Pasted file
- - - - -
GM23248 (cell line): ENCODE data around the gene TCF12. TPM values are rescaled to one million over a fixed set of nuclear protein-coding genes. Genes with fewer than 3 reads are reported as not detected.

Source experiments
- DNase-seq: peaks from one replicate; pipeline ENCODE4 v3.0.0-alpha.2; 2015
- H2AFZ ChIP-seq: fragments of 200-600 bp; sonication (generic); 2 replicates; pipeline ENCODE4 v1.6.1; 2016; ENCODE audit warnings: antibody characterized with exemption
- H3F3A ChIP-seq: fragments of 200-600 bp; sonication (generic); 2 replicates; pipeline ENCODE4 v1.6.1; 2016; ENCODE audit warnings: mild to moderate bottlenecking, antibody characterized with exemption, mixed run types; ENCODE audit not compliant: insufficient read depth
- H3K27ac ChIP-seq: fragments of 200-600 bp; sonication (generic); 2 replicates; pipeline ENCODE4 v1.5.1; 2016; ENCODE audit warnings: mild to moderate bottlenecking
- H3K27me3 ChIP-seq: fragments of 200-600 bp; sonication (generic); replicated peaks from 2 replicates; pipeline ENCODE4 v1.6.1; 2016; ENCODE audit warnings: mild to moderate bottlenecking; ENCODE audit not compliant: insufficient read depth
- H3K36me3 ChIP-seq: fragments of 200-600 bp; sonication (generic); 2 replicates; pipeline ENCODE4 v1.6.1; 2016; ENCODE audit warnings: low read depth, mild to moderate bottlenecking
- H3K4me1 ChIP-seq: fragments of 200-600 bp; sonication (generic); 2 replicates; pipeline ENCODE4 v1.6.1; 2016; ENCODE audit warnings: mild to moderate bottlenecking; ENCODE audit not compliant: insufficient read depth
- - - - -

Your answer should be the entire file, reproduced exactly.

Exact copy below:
GM23248 (cell line): ENCODE data around the gene TCF12. TPM values are rescaled to one million over a fixed set of nuclear protein-coding genes. Genes with fewer than 3 reads are reported as not detected.

Source experiments
- DNase-seq: peaks from one replicate; pipeline ENCODE4 v3.0.0-alpha.2; 2015
- H2AFZ ChIP-seq: fragments of 200-600 bp; sonication (generic); 2 replicates; pipeline ENCODE4 v1.6.1; 2016; ENCODE audit warnings: antibody characterized with exemption
- H3F3A ChIP-seq: fragments of 200-600 bp; sonication (generic); 2 replicates; pipeline ENCODE4 v1.6.1; 2016; ENCODE audit warnings: mild to moderate bottlenecking, antibody characterized with exemption, mixed run types; ENCODE audit not compliant: insufficient read depth
- H3K27ac ChIP-seq: fragments of 200-600 bp; sonication (generic); 2 replicates; pipeline ENCODE4 v1.5.1; 2016; ENCODE audit warnings: mild to moderate bottlenecking
- H3K27me3 ChIP-seq: fragments of 200-600 bp; sonication (generic); replicated peaks from 2 replicates; pipeline ENCODE4 v1.6.1; 2016; ENCODE audit warnings: mild to moderate bottlenecking; ENCODE audit not compliant: insufficient read depth
- H3K36me3 ChIP-seq: fragments of 200-600 bp; sonication (generic); 2 replicates; pipeline ENCODE4 v1.6.1; 2016; ENCODE audit warnings: low read depth, mild to moderate bottlenecking
- H3K4me1 ChIP-seq: fragments of 200-600 bp; sonication (generic); 2 replicates; pipeline ENCODE4 v1.6.1; 2016; ENCODE audit warnings: mild to moderate bottlenecking; ENCODE audit not compliant: insufficient read depth